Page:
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Old 12-15-2010, 01:51 AM   #21
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HuuuH?
I wanna know if I need gas in my car?


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Old 12-15-2010, 04:21 PM   #22
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I wanna know if I need gas in my car?
Hhaha, i get it. Just dont pick on me. lol


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Old 12-15-2010, 05:09 PM   #23
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I have a few batches under my belt and I still consider myself a noob, but I've definitely have gotten better at brewing by asking questions and doing the right research.
One thing that has helped me the most is using the hydrometer. Without it I would have relied on the airlock method and would have bottled beer way too early. It only takes an extra minute to extract some wort and fill up the little plastic tube that comes with the hydrometer.

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Old 12-16-2010, 01:24 AM   #24
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I have a few batches under my belt and I still consider myself a noob, but I've definitely have gotten better at brewing by asking questions and doing the right research.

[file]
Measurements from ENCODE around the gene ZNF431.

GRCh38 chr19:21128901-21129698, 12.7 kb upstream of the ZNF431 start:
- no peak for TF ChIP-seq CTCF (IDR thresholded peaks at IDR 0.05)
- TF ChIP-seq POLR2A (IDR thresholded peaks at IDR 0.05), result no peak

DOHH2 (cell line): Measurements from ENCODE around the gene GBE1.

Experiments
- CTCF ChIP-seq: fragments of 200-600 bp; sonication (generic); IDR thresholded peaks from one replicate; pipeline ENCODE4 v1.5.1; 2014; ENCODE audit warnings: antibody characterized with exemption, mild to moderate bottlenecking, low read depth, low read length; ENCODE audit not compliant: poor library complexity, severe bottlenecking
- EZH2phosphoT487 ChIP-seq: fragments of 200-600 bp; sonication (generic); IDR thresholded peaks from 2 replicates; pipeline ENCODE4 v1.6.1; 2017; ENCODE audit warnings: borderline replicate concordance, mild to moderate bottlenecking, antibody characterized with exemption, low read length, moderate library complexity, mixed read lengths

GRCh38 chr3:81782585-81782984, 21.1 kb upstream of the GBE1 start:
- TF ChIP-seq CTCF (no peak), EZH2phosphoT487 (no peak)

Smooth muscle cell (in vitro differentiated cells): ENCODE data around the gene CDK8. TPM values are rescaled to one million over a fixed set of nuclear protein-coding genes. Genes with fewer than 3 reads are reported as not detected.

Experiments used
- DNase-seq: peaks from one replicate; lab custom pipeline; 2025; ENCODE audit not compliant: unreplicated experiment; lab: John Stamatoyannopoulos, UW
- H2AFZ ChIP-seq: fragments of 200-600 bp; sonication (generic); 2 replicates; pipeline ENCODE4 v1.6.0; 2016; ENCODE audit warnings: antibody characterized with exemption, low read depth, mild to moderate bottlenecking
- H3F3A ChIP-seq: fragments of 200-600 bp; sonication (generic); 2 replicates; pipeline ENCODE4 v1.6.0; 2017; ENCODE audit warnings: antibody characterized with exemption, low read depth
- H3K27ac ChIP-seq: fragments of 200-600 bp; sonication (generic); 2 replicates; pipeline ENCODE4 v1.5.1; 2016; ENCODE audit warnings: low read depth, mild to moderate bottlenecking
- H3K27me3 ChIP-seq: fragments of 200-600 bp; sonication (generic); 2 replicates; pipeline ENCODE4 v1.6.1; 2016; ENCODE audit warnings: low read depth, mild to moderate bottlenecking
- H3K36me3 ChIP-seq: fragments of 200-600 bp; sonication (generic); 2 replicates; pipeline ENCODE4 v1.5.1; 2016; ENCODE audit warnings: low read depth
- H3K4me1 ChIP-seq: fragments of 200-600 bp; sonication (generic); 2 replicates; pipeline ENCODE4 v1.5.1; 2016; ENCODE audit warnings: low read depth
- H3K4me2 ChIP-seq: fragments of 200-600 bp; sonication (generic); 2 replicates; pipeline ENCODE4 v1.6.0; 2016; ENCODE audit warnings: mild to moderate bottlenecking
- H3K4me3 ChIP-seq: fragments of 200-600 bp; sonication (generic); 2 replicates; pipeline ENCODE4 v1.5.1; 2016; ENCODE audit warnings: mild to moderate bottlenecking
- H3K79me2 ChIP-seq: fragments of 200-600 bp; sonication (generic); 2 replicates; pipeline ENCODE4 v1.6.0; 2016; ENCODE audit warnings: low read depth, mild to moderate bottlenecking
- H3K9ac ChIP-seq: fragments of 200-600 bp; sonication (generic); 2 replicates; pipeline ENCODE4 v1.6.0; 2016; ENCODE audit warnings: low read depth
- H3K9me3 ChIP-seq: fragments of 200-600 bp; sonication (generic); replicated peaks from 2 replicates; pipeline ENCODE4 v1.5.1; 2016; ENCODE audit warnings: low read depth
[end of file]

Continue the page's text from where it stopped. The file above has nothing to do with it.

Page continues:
One thing that has helped me the most is using the hydrometer. Without it I would have relied on the airlock method and would have bottled beer way too early. It only takes an extra minute to extract some wort and fill up the little plastic tube that comes with the hydrometer.


Im still not 100% convinced it is really gonna matter doing extract beers. Im leaving it in the primary for 10 days and secondary for 2 weeks and then carbing in keg the slow way how Will my beer seriously need more time than this?
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Old 12-16-2010, 01:49 AM   #25
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Im still not 100% convinced it is really gonna matter doing extract beers. Im leaving it in the primary for 10 days and secondary for 2 weeks and then carbing in keg the slow way how Will my beer seriously need more time than this?